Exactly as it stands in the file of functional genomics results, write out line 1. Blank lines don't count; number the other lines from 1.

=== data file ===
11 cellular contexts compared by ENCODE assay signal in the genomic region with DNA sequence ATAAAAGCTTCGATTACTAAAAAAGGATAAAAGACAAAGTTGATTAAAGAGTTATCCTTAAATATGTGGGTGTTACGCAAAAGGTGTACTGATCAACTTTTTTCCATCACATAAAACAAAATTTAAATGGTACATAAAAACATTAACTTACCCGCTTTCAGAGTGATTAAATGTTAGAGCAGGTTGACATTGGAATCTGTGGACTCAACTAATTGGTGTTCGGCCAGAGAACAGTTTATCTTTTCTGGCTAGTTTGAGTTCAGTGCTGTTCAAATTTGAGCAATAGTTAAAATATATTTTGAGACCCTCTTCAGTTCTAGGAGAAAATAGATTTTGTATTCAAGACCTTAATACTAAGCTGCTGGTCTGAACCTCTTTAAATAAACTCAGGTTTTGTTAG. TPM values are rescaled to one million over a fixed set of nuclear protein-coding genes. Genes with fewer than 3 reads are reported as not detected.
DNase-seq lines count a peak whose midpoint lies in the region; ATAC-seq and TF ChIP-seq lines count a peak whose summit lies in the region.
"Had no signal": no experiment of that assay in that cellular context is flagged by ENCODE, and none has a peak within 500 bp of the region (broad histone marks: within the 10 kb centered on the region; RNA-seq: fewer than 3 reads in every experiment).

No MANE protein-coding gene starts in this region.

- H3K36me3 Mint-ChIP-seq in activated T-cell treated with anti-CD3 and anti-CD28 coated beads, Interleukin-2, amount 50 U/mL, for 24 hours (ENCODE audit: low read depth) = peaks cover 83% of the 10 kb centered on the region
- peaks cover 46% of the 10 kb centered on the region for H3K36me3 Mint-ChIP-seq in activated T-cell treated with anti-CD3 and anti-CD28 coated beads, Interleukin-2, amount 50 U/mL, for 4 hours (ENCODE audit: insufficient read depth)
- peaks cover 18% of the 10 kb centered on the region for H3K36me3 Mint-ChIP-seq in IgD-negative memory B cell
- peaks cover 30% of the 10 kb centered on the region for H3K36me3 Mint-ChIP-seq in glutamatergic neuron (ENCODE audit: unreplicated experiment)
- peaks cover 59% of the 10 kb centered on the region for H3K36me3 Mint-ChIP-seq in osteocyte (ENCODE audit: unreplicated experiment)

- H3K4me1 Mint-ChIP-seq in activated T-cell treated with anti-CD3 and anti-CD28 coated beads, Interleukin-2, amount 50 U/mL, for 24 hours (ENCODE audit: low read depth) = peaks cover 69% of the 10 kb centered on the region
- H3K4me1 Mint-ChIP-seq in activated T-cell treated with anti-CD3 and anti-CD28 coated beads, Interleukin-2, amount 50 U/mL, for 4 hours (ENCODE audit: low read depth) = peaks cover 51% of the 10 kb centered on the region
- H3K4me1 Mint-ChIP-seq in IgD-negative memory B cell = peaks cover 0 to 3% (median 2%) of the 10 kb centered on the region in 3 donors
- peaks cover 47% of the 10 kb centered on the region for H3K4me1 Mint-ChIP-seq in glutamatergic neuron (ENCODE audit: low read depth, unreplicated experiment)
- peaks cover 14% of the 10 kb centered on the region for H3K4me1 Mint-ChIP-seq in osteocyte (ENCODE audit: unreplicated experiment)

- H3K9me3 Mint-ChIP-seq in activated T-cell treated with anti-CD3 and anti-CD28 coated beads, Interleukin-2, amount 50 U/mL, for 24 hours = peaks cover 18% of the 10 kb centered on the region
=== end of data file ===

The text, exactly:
11 cellular contexts compared by ENCODE assay signal in the genomic region with DNA sequence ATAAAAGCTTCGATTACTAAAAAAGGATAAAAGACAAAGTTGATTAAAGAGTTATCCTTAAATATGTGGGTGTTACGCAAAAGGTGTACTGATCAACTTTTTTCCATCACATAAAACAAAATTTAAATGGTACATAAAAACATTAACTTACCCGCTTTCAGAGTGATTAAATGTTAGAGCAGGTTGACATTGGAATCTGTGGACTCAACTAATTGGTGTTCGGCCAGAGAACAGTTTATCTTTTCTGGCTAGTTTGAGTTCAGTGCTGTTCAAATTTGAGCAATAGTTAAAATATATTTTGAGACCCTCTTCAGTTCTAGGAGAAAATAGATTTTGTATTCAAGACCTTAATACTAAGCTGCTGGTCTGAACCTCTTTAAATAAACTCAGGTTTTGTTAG. TPM values are rescaled to one million over a fixed set of nuclear protein-coding genes. Genes with fewer than 3 reads are reported as not detected.